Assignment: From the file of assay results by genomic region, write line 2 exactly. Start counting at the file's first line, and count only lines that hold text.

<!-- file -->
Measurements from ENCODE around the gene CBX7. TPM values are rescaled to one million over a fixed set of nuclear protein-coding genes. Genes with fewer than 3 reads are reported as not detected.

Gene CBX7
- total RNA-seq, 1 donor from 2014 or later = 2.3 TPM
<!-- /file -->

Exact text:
Gene CBX7